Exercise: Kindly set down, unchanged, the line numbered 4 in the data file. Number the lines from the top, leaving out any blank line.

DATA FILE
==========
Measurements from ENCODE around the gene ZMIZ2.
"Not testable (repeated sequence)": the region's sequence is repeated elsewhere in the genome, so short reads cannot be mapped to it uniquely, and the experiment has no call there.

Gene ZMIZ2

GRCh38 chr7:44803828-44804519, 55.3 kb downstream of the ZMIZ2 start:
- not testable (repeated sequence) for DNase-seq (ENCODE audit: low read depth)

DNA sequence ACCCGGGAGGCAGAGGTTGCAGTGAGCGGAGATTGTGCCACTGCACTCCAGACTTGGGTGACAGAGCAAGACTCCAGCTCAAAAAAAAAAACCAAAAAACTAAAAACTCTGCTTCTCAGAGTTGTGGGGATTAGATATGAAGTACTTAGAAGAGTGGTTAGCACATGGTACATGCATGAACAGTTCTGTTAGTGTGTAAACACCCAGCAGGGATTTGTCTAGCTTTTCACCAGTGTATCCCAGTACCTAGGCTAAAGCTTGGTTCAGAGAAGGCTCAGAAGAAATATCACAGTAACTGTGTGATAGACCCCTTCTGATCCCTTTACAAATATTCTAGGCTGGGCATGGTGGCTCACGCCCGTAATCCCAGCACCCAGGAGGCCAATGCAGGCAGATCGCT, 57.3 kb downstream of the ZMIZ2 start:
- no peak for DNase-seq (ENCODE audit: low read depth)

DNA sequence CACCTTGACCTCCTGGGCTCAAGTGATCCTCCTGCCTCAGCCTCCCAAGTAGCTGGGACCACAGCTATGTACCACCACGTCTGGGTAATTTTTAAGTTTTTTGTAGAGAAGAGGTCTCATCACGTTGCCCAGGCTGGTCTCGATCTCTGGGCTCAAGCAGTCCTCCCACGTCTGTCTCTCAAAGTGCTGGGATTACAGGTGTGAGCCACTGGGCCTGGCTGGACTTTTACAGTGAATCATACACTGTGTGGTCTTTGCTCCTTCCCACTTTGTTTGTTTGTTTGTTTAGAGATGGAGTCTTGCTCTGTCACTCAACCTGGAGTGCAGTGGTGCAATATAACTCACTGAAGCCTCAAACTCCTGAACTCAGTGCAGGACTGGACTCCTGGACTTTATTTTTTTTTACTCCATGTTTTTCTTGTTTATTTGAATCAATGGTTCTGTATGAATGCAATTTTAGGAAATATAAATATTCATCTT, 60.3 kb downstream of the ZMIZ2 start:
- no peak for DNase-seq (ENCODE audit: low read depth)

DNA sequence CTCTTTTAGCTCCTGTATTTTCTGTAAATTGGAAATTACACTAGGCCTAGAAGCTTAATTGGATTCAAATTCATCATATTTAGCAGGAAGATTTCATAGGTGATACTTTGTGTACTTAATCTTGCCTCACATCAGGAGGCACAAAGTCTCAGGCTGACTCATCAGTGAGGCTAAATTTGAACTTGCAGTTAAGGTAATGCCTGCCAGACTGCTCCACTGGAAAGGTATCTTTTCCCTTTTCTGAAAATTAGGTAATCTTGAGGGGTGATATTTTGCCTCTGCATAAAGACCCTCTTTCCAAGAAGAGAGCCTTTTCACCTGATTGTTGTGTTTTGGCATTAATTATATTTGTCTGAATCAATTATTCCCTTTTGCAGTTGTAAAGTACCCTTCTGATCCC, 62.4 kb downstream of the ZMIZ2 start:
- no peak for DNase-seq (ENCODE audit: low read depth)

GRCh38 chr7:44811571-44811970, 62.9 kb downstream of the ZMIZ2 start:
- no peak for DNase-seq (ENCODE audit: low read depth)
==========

GRCh38 chr7:44803828-44804519, 55.3 kb downstream of the ZMIZ2 start: